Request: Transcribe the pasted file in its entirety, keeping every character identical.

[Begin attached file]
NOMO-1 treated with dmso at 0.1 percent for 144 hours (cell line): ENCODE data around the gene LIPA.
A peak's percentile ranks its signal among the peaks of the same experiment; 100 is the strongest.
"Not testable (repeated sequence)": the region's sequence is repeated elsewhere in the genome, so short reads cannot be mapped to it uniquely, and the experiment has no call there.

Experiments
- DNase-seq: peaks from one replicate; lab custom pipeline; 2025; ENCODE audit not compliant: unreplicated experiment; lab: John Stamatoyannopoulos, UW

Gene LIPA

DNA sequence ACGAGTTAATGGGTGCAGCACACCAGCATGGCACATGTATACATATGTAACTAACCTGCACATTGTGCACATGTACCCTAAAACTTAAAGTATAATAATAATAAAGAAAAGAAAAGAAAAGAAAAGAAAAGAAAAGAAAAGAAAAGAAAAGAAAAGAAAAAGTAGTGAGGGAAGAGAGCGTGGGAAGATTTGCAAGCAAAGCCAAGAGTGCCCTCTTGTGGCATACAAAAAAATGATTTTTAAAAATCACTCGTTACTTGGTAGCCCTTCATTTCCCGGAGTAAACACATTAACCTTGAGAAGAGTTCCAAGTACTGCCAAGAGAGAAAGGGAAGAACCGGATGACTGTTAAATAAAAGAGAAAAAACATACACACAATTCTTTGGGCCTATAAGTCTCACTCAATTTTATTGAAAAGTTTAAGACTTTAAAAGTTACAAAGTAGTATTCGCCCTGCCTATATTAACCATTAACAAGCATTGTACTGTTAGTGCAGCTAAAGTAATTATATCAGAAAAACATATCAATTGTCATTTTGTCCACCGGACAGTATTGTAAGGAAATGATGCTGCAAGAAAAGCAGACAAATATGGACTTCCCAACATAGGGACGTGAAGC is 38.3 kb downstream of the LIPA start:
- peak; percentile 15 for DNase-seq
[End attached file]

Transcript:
NOMO-1 treated with dmso at 0.1 percent for 144 hours (cell line): ENCODE data around the gene LIPA.
A peak's percentile ranks its signal among the peaks of the same experiment; 100 is the strongest.
"Not testable (repeated sequence)": the region's sequence is repeated elsewhere in the genome, so short reads cannot be mapped to it uniquely, and the experiment has no call there.

Experiments
- DNase-seq: peaks from one replicate; lab custom pipeline; 2025; ENCODE audit not compliant: unreplicated experiment; lab: John Stamatoyannopoulos, UW

Gene LIPA

DNA sequence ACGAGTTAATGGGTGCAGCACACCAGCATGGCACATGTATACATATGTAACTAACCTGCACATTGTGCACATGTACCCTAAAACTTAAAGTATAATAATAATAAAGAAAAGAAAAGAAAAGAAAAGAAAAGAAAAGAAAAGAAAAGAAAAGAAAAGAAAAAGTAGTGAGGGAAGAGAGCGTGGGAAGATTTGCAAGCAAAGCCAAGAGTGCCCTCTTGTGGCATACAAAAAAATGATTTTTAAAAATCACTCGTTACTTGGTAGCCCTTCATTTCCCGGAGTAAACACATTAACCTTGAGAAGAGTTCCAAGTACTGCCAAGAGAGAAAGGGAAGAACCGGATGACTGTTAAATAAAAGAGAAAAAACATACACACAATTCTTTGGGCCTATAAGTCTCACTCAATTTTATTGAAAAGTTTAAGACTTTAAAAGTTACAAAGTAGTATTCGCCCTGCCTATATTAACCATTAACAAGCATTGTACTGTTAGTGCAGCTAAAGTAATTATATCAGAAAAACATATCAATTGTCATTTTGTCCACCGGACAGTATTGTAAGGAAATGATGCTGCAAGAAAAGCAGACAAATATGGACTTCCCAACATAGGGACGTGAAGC is 38.3 kb downstream of the LIPA start:
- peak; percentile 15 for DNase-seq